Below, watch some of the greatest curveballs in MLB history, and pay close attention to the frustration and confusion on the hitters’ faces as they realize they have been fooled. That is the power of the curveball.


Who invented the curveball?

Most baseball historians agree that William “Candy” Cummings was the person who invented the curveball. Cummings played in the major leagues from 1872-1877 and was elected to the MLB Hall of Fame in 1939.

Urban legend claims that Cummings taught himself how to throw a curveball by throwing seashells and seeing how they curved in the air before they hit the water. He then figured out how to do the same with a baseball.

Who had the most famous curveball?

Sandy Koufax of the Los Angeles Dodgers is widely considered to have the most effective curveball in MLB history. Koufax played for the Dodgers from 1955-1966 and was elected to the Hall of Fame in 1972. Many people credit the extreme movement of his curveball to two things: First, his delivery was almost a 12-6 motion, which allows for a possible downward movement. Second, Koufax was known to have longer than average fingers. This fact allowed him to have a stronger and more complete grip on the baseball and put more spin on the ball than anyone else up until then.

Chicago Cubs Hall of Famer Ernie Banks was quoted as saying, “He’s the greatest pitcher I ever saw. I can still see that big curveball. It had great arc…. more spin than anybody else’s.”

Is a curveball a dangerous pitch to throw?

According to the US National Library of Medicine, a 2015 study showed no greater risk of injury from throwing a curveball than any other pitch. However, this is only true if all pitches are thrown correctly with the proper form. 

It is widely agreed upon that if pitchers throw curveballs with bad mechanics, the risk of an elbow, wrist, or shoulder injury is much higher. The reason why is that the twisting motion in the forearm can cause damage to the elbow and wrist joints when not done correctly.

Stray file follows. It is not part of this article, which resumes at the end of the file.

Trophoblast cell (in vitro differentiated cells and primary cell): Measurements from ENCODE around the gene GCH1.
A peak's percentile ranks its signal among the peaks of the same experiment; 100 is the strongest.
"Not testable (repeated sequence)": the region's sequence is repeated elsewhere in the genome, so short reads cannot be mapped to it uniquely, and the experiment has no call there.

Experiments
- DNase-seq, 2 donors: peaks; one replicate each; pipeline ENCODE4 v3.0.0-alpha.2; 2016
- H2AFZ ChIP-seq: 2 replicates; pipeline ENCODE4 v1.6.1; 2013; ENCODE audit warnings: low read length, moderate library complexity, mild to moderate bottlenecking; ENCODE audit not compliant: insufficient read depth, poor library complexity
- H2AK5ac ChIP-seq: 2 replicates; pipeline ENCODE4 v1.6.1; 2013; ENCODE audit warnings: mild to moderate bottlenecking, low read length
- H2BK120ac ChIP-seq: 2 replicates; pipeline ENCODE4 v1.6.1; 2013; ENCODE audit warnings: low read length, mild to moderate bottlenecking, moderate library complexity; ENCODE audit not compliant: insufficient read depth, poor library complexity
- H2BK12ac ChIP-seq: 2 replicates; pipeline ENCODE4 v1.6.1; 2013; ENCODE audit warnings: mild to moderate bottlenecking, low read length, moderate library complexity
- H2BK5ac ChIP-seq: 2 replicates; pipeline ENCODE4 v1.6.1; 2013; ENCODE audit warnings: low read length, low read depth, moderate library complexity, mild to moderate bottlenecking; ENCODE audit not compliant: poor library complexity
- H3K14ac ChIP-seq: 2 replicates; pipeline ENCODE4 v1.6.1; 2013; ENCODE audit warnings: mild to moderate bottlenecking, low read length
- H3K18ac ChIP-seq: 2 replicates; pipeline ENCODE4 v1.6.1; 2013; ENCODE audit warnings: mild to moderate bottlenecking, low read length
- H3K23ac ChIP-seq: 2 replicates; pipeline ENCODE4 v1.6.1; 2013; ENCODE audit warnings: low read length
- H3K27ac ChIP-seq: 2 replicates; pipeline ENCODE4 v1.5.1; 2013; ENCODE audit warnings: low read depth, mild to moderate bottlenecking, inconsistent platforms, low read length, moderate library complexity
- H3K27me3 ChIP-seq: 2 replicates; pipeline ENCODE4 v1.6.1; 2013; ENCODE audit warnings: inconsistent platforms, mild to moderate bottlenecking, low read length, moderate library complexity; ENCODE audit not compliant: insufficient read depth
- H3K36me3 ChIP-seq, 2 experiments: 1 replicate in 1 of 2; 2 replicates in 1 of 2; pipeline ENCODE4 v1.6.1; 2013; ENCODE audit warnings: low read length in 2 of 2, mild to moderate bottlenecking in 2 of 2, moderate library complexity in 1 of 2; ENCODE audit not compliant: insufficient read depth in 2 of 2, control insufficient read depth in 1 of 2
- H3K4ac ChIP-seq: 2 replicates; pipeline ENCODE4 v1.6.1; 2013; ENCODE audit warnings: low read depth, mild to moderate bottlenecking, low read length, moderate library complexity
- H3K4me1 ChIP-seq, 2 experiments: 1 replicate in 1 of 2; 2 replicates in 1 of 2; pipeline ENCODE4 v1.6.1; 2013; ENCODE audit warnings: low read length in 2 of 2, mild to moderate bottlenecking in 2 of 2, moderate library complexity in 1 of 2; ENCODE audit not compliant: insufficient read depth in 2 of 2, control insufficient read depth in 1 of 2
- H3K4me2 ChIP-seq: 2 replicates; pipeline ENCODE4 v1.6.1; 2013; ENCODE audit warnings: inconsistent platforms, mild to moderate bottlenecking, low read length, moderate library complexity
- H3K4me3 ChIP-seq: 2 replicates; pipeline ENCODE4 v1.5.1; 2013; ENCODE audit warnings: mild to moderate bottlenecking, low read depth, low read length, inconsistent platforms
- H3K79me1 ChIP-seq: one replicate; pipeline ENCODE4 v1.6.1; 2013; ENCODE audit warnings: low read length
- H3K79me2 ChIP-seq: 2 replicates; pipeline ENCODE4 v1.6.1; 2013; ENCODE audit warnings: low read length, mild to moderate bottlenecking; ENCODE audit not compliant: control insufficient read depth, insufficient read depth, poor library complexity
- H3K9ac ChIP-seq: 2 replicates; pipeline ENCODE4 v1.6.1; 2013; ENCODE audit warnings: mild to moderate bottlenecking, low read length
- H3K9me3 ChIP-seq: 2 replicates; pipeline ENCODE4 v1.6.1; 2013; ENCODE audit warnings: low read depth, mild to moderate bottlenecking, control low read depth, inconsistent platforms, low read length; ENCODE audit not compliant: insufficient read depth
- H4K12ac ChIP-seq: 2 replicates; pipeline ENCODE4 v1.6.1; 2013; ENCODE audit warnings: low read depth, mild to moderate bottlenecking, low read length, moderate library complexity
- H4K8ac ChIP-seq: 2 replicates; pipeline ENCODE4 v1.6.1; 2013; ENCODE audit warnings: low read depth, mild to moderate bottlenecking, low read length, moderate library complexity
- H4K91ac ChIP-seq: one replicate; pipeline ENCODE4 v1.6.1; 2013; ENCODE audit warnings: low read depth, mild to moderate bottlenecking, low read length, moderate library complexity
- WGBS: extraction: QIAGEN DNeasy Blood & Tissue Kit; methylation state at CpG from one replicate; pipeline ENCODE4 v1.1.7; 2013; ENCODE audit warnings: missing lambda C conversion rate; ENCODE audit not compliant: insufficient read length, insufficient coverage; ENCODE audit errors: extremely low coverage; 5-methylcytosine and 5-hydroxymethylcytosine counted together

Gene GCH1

How else is the word curveball used in pop culture?

According to the North American Oxford Dictionary, the word “curveball” is used in the informal English language today as a word for something unexpected, surprising, or disruptive. 

What is the difference between a curveball and a slider?

The main difference between a curveball and a slider is the flick, the twisting of the wrist, and the ball’s release point. A slider is thrown with the mechanics of a fastball but with the grip of a curveball. 

A curveball has the exact grip, but the pitcher must change the release point because the arm must be free to twist and snap the ball downwards with spin.

The curveball: A deceptive and celebrated pitch

In the 19th century, professional baseball players and the media believed that the curveball was deceptive and dishonest. Some even argued that it was cheating, but there were no rules to prevent a pitcher from throwing it. Once pitchers knew the pitch was here to stay, it became the #2 most popular pitch behind the fastball.

Fast forward to the 21st century, and now a good curveball pitcher is celebrated with video highlight reels and fans’ applause, especially if they can make a hitter look foolish in the process. Now that you know how to throw a curveball, go out and give it a try!